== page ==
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5 Writing Rules for Writing Creative Nonfiction by Holly Winter Huppert


A statue thinks about the 5 writing rules for writing creative nonfiction.
What are your rules for writing creative nonfiction?

As much as we like to see writing as a free-for-all food fight where anything goes, if we don't follow some kind of plan, our readers will voice their displeasure with yawns and back spaces.


What's the recipe for good writing?


Well, to start with: evaluate your prose: Does your writing include surprise? Humor? Terror? Calm? Variety?


I once had a high school student who insisted that good writing must always include the word cheese. He harshly critiqued any author who didn't state his "cheesy" opinion and insisted that the only variety his own writing needed was the kind of cheese on his mind that day: Gouda vs. gorgonzola vs. cream cheese.


His love of cheese became his thesis statement for every research paper, essay and report that he wrote for me.


As his English teacher, I tried to open his eyes to the possibilities of writing about anything else. Pizza? Parental rules! Maybe he could write about his job at the convenience store where he could drink all of the soda his body could hold--and how he tested his capacity to drink giant cups of soda to the--fullest--every shift he worked?


No matter how I tried to twist an assignment into a contraption cheese wouldn't fit into, he'd find a way to manipulate the grading rubric, even staying after school to defend his papers.


Mind you I grew up in Woodstock, NY where the idea of resisting the establishment was ingrained from a young age at the Woodstock Elementary School. I loved his spunk and even tried to stand up for him when his cheese ideology littered his science lab reports, but I also felt it was my due to help him see a bigger picture.


I made him learn how to spell "cheesemonger" just in case his obsession led to a career. He passed science by scribbling "cheese" with a white crayon on his final exam when the teacher wasn't looking as a way for him and the science teacher to both get their way.


It was my idea.


I never got through to him; I respected his ability to be single minded as well as his need to defy. He passed my English class and graduated high school.


I wonder where he is today and if he would appreciate my latest book. Is it possible that he had more of a lasting impression on me than I had on him?


But back to writing rules.


Follow these rules to keep readers interested.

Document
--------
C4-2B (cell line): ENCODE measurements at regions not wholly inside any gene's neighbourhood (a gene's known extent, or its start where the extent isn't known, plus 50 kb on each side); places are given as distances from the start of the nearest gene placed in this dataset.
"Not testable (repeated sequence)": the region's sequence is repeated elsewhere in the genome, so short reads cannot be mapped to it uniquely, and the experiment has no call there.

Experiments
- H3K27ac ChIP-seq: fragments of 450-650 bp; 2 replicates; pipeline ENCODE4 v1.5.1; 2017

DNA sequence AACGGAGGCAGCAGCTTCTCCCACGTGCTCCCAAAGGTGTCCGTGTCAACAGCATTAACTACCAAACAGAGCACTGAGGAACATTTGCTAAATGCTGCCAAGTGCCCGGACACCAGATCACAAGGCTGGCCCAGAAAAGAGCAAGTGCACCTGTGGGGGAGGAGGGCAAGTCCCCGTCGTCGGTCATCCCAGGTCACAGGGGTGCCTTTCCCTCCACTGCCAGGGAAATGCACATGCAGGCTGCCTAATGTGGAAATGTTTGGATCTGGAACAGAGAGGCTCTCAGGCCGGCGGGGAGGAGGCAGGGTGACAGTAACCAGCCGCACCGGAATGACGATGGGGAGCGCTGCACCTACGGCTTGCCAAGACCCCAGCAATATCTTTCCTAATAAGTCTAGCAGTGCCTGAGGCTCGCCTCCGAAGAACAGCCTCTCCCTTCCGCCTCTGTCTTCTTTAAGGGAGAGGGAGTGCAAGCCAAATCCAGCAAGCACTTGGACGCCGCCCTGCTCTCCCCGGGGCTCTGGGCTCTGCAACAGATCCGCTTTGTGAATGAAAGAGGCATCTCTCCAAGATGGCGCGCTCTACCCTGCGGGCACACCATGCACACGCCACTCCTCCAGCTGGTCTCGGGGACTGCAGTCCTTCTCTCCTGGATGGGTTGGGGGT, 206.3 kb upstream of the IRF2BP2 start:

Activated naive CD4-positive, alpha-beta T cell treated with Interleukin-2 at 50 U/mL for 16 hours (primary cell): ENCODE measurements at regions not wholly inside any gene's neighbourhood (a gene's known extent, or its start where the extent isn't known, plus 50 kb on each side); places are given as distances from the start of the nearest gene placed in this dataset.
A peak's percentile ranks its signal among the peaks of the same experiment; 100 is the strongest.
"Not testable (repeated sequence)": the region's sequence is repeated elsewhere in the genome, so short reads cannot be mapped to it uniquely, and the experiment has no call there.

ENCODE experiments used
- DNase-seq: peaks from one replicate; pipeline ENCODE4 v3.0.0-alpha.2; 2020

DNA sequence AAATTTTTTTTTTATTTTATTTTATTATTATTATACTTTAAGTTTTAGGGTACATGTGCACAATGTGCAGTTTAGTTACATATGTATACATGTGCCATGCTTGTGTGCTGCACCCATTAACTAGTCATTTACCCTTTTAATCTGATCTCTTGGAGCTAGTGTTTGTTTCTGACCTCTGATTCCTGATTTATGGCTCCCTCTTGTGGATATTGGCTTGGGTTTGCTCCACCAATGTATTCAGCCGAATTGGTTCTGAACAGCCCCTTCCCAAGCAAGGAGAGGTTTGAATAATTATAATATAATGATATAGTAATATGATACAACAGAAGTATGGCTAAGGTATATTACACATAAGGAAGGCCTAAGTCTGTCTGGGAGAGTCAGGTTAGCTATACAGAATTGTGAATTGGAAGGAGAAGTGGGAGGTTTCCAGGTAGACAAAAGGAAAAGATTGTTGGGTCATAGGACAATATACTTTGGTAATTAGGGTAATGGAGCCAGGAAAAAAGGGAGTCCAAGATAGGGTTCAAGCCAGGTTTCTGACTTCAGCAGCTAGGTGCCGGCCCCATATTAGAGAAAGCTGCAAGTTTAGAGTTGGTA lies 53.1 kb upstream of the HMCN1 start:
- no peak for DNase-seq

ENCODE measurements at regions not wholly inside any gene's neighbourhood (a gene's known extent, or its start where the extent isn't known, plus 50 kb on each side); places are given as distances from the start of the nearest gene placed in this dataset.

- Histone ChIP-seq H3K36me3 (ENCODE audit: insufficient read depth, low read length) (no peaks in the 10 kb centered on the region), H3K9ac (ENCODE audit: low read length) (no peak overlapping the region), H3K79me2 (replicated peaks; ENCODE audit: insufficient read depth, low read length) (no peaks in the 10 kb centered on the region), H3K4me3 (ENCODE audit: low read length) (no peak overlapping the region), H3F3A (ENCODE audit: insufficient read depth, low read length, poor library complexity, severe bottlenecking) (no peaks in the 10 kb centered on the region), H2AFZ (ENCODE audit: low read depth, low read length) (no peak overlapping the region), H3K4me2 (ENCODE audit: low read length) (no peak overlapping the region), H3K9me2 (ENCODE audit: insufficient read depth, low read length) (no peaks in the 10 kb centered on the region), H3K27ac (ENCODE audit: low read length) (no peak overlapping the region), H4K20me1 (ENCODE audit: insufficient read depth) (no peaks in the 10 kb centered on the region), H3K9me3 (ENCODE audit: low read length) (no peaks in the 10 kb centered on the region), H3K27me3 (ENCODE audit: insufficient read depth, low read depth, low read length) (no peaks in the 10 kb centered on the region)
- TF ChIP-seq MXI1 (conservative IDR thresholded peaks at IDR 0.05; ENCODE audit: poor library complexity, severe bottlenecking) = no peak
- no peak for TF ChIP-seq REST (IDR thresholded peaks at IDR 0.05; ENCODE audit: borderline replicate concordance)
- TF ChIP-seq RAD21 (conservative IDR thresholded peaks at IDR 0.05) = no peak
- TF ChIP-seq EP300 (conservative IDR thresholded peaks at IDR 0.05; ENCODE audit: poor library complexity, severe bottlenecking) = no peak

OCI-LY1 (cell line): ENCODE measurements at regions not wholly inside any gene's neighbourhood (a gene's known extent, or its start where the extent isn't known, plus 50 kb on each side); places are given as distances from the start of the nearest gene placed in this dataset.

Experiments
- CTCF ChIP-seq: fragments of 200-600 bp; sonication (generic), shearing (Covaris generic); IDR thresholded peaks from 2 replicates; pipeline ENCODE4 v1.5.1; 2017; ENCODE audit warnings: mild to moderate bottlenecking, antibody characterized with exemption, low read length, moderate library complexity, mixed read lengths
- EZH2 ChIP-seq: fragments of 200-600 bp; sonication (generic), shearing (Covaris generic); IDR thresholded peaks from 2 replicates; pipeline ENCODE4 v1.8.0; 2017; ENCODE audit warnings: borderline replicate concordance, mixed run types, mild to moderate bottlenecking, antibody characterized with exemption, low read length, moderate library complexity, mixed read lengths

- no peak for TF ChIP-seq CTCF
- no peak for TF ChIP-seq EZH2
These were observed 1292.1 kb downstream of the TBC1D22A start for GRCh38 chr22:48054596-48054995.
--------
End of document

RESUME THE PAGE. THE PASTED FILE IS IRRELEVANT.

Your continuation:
#1. Cheese is not your only topic. Just kidding.


Read on.


My book, Cheese for Breakfast: My Turkish Summer includes many of my writing rules. The following are examples of my rules as written in the book.


1. Got humor or at least a humorful tone? So many readers who read my book comment on how many times they laugh, or which parts made them laugh the hardest. (Backwards driving taxi.) (Water fight without a water gun.) (The Tomato joke.)


2. Include surprises. The unexpected flow of the book keeps readers engaged and helps make the book irresistible. (Scammer at the park.) (First Turkish Bath) (Nomad family visit) (Fish restaurant)


3. Write the embarrassing parts. Show up in a vulnerable way. (Blue cave jump.) (Missing passport.) (Bus ride without a seat.) (Heat exhaustion.)


4. Tell the truth. Nonfiction means not fake. My readers can feel the truths in my writing and comment that they felt like they are traveling right there with me. (Terrifying night of rioting) (Taxi driver scam) (Eating baby octopus.)


5. Share the delights in a relatable way. Writers have to be careful that their book isn't a giant selfie, but a friend leading the reader on an adventure. (Breakfast with the family) (Castle visit after hours.) (Visit to an archeological dig.) (Whirling Dervishes)


6. And as a bonus rule: Variety Matters. See? I wasn't kidding after all. If you insist on writing about the same thing from the same standpoint every day, it could be a problem for your writing career. We. Will. Stop. Caring.


How do we write our creative nonfiction stories in an interesting way?


Pepper your writing with humor, surprises, embarrassing parts, truth and delights and people will send you messages like one of my recent emails that read, "Are YOU the Holly Winter Huppert who wrote Cheese for Breakfast? I loved that book, and want to tell you my travel story."


That's always a good day.








Cheese for Breakfast: My Turkish Summer is available in regular print, LARGE print and ebooks:


Amazon

Barnes & Noble

Book Depository

Independent Booksellers






E-mail Holly Winter Huppert at mshollywinter@gmail.com to book a speaking engagement or ask any questions.



Thanks for reading today. I appreciate your time. Could you do me a favor? If you liked this blog post, could you share it on your social media accounts? Thanks so much. And in your post, you can tag me (@mshollywinter on Instagram, @mshollywinter on Facebook and @mshollywinter on Twitter.)


I appreciate you being here.


Till you read again...


Best regards, Holly


Holly Winter Huppert hollywinter.com Kington, NY


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